Will Washington state take on Big Oil?
The front-page story for the Seattle Weekly tells us that Washington State is going to take on Big Oil and that:
The sexy star of the industry is biodiesel. Although there is only one biodiesel refinery in the state, which employs 12 people, and no biodiesel crops are grown commercially in Washington, biodiesel has captured the media’s, the public’s, and the politicians’ imaginations.
Part of the plan includes a new law that will require the use of up to 10 percent biofuels to run vehicles in the state. This reminds me of how the old Soviet Union ran its economy (into the ground). “You will produce and buy whatever the state tells you to produce and buy regardless of cost because we know what is best for you. The free market is for capitalist pigs.” Nevermind that much of this biofuel will eventually be coming from big oil, or at least its equivalent. Turns out that Shell Oil has invested in a company building a cellulosic ethanol plant just one state over.
Has Shell invested in ethanol to save the planet or to capitalize on the money to be made when a state mandates usage of a given product regardless of cost, insuring a captive market for that product? I wonder.We are reminded of how the big energy companies have taken advantage of us:
Hurricanes Katrina and Rita disrupted oil and gas supplies, driving prices higher, and created opportunities for profiteering by big energy companies.
Why does the author think that profiteering will end if you replace oil with biodiesel or ethanol? A drought-induced crop failure has just as much potential to send the price of ethanol or biodiesel through the roof. Also, most successful small companies eventually become large companies either through growth or by being bought out by the competition. Now, we can fix that problem with yet another law that makes it illegal to become a big company. But wait a minute, since when are small companies less likely to profiteer than big companies? This is my point. Government interference in free markets can be highly detrimental, as can government decisions that send us to war by accident.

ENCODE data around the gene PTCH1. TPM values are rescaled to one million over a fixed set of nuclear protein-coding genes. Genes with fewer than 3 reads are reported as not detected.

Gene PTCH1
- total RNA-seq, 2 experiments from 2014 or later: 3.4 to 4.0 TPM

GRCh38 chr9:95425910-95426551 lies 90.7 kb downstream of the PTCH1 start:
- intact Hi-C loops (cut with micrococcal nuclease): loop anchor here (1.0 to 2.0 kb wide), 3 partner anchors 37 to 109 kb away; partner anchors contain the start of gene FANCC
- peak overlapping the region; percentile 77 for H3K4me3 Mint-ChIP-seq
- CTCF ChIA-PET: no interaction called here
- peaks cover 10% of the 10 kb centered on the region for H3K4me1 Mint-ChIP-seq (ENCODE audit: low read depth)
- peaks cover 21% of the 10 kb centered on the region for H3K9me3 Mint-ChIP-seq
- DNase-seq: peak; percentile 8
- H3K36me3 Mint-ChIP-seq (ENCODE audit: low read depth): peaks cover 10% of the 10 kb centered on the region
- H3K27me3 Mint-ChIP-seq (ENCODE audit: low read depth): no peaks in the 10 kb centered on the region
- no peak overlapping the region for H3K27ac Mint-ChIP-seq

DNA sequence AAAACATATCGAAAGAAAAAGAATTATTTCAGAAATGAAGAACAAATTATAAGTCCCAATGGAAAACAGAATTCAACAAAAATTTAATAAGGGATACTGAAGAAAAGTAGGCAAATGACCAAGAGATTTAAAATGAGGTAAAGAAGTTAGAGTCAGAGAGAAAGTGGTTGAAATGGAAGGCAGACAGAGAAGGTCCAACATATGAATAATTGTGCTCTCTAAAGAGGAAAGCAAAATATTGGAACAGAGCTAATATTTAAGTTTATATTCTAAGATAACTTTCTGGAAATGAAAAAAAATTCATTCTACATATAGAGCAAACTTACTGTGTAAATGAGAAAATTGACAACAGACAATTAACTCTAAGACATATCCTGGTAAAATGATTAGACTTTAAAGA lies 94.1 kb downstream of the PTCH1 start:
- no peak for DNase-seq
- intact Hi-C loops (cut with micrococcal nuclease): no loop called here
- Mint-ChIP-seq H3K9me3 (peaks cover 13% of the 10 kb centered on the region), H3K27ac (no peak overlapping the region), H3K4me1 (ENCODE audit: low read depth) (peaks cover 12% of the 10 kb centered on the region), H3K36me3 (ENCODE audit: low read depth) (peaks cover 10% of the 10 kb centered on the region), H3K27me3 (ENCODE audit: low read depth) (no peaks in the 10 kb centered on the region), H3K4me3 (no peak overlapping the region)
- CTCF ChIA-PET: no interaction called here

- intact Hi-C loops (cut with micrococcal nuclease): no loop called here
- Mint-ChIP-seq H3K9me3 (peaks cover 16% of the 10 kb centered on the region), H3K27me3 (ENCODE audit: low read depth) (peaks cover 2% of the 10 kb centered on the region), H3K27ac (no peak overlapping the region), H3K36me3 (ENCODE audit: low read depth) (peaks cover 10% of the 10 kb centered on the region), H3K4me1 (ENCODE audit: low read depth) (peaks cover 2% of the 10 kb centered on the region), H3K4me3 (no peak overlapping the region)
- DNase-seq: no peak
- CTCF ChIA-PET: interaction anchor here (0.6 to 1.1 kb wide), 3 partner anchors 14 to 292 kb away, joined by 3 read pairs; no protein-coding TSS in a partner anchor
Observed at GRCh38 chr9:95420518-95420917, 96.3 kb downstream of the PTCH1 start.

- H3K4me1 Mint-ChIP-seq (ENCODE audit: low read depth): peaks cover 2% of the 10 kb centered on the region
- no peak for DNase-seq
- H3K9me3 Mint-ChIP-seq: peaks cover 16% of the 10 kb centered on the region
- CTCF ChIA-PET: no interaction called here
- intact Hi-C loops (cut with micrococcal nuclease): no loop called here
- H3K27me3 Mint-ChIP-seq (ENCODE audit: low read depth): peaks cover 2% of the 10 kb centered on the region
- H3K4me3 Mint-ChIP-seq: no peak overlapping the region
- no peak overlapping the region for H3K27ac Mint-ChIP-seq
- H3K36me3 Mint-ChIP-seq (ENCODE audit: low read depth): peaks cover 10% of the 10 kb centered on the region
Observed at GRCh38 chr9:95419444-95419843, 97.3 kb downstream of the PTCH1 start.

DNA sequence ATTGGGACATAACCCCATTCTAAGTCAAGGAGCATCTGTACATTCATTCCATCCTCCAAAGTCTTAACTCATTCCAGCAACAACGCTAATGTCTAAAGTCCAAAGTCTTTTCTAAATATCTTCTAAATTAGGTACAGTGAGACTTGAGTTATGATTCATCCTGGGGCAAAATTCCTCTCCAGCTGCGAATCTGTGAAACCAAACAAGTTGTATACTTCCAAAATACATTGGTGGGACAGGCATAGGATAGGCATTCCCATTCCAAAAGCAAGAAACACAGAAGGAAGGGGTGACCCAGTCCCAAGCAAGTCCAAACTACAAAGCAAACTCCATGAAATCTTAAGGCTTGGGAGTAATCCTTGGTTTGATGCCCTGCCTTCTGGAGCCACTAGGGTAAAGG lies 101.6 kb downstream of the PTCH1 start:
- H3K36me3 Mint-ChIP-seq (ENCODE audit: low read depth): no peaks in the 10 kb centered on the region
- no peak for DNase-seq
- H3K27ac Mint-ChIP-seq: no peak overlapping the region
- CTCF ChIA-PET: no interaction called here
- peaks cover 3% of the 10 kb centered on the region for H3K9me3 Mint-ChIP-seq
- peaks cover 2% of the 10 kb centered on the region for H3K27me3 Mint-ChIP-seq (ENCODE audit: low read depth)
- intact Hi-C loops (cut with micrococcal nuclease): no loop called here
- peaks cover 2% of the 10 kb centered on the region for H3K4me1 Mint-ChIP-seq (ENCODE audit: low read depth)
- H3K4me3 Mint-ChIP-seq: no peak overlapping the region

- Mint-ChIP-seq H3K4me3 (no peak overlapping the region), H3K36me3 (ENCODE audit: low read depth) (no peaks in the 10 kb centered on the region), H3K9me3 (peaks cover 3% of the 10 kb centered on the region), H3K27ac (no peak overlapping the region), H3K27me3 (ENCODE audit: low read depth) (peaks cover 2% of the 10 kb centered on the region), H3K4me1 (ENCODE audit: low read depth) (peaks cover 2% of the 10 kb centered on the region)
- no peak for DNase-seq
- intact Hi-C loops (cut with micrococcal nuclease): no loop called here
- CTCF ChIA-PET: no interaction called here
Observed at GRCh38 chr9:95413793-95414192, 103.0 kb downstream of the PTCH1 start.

Which leads me to the next problem with this piece. The author makes repeated references to the Iraq war to bolster the importance of biofuels (biodiesel in particular). It has been pretty well established that the U.S. gets only about 10 percent of its oil from the Middle East. Let’s face it, our intellectually challenged president did not go to war to protect our supply of oil. He did it to protect us from “terists.”
The disastrous invasion of Iraq, of course, has highlighted the military and political costs of dependence on oil from the Middle East …
… the nightly news brings flesh-and-blood reminders of the cost of our reliance on Middle East oil.
… but if we need any flesh-and-blood reminder of how disastrous our nation’s current energy policy is, just turn on the nightly news and be reminded of the cost of our reliance on Middle East oil. While a clean-energy future seems a challenge, it’s unimaginable that a dirty, blood-soaked energy future will be possible to bear.
Now, I voted for Governor Gregoire, but this comment lowered my left eyebrow while raising my right one:
“We are a coastal state fighting desperately against global warming.”
The article did contain brief periods of lucidity:
In the short term, all of this protest and recognition of problems isn’t going to do anything to change the high cost of energy or dependence on foreign oil. “Americans will spend over $200 billion more on energy this year than they did last year,” says Cantwell, a member of the Senate energy committee.
Biodiesel’s big disadvantage is that it costs more to buy than conventional diesel. Last week, at Laurelhurst Oil, a University District gas station, conventional diesel was selling for $2.79 per gallon, while biodiesel cost $3.17.
This might explain why my neighbor’s diesel Jetta is not being driven as often as the gas Honda.
Remarks like this always get me:
The idea is that if the United States can produce its own energy instead of relying on imported fuel, there will be geopolitical benefits, too.